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Community shut out of decisions on Oak Bay marina

Concerns are growing about the process council is using to determine the future of the Oak Bay marina lease, which expires next year, and the redevelopment of the adjacent Spewhung/Turkey Head lands and waters.

Council is about to lock down the site for the next 30 years, and it’s all essentially happening behind closed doors, without meaningful community input or guidance.

We’re troubled that the community is being shut out of the visioning and prioritization for a site with such enormous environmental and public recreation potential, and distressed that the district hasn’t provided the robust community engagement that the future of this remarkable site deserves.

We’re also deeply concerned that council is not adequately exploring the opportunities with the Songhees and Esquimalt Nations for partnership and collaboration on economic development and other aspects of the site. This would be a huge missed opportunity to put reconciliation into action in our community and seems to fly in the face of council’s unanimously adopted motion committing to advance reconciliation with the two nations.

The Community Association of Oak Bay wrote to council in April outlining our concerns, and met with Mayor Murdoch more than a month ago (see At the time of writing, we had yet to receive a response to the meeting.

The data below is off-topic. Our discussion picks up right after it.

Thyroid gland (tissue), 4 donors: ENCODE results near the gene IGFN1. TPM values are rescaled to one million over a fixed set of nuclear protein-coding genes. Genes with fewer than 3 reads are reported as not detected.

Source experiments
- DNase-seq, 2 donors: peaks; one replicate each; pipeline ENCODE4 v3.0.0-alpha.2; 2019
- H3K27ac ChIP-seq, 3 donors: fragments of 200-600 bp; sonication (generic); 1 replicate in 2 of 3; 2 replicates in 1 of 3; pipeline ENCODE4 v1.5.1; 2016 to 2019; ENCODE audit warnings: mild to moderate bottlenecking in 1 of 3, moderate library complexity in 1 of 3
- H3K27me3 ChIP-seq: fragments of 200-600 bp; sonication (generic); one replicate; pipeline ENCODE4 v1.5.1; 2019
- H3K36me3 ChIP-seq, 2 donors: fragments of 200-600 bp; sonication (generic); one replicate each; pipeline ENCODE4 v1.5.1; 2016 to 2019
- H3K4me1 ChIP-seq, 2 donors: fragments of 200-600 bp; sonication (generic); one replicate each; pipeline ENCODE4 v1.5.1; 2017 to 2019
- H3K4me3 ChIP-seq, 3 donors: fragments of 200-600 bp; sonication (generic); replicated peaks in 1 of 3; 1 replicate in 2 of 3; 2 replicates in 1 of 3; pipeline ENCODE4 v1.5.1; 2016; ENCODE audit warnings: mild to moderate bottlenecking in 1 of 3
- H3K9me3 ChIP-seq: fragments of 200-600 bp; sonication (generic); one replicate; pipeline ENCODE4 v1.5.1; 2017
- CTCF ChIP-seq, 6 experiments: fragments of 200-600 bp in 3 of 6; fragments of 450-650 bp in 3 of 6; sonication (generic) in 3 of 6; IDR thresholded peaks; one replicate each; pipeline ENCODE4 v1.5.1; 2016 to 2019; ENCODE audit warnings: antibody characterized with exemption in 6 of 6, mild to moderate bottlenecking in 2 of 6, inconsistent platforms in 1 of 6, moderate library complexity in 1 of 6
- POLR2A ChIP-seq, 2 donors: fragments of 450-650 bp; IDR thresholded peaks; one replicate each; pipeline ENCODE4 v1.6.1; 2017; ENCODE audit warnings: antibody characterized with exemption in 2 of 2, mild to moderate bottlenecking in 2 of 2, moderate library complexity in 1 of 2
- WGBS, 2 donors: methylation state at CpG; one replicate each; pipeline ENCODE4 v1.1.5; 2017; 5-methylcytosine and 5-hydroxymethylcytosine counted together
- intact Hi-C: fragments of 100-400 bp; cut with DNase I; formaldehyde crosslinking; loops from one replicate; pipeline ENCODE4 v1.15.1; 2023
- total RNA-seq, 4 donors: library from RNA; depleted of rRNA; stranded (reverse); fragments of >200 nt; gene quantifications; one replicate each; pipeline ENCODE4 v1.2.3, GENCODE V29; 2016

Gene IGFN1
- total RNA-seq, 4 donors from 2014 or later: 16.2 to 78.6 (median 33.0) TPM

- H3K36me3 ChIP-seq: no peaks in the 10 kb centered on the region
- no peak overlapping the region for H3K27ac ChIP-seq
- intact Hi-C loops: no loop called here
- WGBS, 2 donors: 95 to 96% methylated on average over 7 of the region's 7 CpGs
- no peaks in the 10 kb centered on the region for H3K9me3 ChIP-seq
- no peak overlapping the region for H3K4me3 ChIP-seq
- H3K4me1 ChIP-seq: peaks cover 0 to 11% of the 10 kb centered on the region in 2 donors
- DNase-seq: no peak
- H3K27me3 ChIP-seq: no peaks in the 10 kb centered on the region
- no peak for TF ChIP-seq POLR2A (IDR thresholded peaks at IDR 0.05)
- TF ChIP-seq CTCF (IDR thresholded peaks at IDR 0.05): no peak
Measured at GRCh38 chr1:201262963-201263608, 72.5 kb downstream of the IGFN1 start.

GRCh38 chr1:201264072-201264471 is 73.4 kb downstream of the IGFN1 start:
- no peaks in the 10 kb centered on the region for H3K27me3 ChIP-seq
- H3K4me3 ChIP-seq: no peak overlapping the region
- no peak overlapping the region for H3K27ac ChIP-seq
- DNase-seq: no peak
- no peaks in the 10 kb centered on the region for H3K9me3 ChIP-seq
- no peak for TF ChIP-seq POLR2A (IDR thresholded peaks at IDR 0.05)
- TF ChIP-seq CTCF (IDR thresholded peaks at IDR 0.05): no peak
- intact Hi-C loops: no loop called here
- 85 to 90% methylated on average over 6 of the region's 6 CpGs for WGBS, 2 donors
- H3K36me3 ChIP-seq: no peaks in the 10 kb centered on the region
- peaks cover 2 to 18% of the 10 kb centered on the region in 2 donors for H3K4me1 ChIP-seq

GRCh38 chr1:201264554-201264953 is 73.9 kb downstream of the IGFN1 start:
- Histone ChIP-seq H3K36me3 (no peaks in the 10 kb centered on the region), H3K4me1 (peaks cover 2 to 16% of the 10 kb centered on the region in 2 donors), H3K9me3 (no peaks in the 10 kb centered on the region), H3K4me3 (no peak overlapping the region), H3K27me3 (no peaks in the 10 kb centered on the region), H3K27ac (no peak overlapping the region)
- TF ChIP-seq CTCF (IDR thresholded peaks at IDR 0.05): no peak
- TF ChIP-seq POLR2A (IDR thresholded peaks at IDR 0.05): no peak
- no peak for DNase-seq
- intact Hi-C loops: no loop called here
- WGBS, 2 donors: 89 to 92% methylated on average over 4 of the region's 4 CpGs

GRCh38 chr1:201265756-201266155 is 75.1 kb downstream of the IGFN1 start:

The sole public commenting opportunity in this flawed process has been an extraordinarily limited questionnaire in February that asked only four “what do you like/not like” questions so open-ended as to be unusable for priority-setting, decision-making or accommodating new and innovative ideas, and which received no effective analysis or reporting out.

Contrast that with the approach council has taken on secondary suites. That has drawn on external expertise for an open house; an extensive survey on priorities, values, issues and concerns; a 19-page analysis of what was heard; a community-wide newsletter; and another 26-question survey that asks residents about specific options and preferences.

We heard previously from the mayor that the timeframe for the marina wouldn’t allow for much engagement. Yet Oak Bay took two years to initiate the process. The community and the potential of the site shouldn’t be penalized for that.

We know from councillors that there is some discomfort about the lack of real community engagement, but they’re being told that that is the way the process has to be. This advice seems to be sadly lacking in the creativity and expertise that could provide the community engagement that is so badly needed.

The future of the marina and adjacent land and waters is simply too important for council not to be working with the community, rather than trying to shut it out. It’s time for council to create meaningful opportunities to hear what the community thinks before any final decisions get made.

Kristina Leach, Maeve Lydon, Rick Marshall

Community Association of Oak Bay